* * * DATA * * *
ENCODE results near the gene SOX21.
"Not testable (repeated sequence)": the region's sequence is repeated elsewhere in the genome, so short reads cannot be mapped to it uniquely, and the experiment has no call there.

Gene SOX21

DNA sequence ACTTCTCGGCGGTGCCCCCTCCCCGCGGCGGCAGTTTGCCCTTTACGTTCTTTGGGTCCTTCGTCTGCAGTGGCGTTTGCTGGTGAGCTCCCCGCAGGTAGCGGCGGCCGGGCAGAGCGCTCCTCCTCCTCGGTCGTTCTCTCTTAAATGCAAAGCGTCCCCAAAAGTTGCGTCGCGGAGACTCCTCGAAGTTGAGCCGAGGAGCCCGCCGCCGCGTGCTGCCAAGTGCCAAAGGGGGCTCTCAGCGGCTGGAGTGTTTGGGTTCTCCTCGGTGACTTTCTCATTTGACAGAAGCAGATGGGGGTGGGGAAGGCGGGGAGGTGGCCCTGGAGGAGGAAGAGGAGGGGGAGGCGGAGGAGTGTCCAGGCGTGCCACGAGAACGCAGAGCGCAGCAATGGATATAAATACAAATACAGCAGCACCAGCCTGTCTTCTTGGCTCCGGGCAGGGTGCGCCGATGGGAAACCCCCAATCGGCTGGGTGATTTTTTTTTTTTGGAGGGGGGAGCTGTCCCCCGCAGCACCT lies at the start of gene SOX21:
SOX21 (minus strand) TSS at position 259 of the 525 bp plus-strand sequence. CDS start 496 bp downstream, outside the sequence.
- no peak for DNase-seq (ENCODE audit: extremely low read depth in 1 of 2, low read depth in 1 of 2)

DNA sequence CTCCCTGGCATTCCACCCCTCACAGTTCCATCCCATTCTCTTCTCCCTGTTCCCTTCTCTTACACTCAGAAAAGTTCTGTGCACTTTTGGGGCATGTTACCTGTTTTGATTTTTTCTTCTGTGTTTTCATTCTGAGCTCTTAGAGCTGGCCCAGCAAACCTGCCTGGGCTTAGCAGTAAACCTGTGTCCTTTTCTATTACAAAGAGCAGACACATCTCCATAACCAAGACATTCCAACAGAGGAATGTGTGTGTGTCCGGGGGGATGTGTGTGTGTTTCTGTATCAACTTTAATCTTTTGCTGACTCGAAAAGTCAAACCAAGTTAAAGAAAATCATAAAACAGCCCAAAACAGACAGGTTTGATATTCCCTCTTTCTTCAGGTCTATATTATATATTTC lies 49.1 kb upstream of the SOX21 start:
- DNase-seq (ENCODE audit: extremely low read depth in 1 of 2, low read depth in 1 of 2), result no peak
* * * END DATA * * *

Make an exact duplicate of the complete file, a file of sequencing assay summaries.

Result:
ENCODE results near the gene SOX21.
"Not testable (repeated sequence)": the region's sequence is repeated elsewhere in the genome, so short reads cannot be mapped to it uniquely, and the experiment has no call there.

Gene SOX21

DNA sequence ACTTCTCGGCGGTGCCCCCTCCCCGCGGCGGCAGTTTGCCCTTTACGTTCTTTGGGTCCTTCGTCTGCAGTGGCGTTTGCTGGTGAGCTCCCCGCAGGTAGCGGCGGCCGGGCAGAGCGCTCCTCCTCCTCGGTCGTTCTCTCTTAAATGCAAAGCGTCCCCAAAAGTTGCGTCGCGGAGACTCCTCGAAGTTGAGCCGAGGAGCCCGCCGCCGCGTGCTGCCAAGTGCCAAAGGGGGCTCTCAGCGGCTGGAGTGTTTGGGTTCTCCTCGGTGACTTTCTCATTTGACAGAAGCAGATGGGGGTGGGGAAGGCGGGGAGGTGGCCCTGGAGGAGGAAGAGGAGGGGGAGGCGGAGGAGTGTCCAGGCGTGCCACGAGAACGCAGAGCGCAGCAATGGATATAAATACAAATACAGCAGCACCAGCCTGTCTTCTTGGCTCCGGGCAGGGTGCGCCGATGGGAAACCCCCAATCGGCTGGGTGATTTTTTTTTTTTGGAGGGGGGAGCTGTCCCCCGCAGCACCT lies at the start of gene SOX21:
SOX21 (minus strand) TSS at position 259 of the 525 bp plus-strand sequence. CDS start 496 bp downstream, outside the sequence.
- no peak for DNase-seq (ENCODE audit: extremely low read depth in 1 of 2, low read depth in 1 of 2)

DNA sequence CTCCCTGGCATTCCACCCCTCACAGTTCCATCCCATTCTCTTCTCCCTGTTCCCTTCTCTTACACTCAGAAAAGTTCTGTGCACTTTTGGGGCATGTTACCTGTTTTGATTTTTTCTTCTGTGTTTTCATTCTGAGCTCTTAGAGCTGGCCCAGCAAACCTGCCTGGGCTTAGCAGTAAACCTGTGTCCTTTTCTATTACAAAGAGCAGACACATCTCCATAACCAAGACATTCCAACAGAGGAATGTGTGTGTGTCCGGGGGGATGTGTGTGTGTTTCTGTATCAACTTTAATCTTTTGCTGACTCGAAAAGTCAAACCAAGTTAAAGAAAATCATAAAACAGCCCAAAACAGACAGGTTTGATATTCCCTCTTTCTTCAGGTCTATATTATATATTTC lies 49.1 kb upstream of the SOX21 start:
- DNase-seq (ENCODE audit: extremely low read depth in 1 of 2, low read depth in 1 of 2), result no peak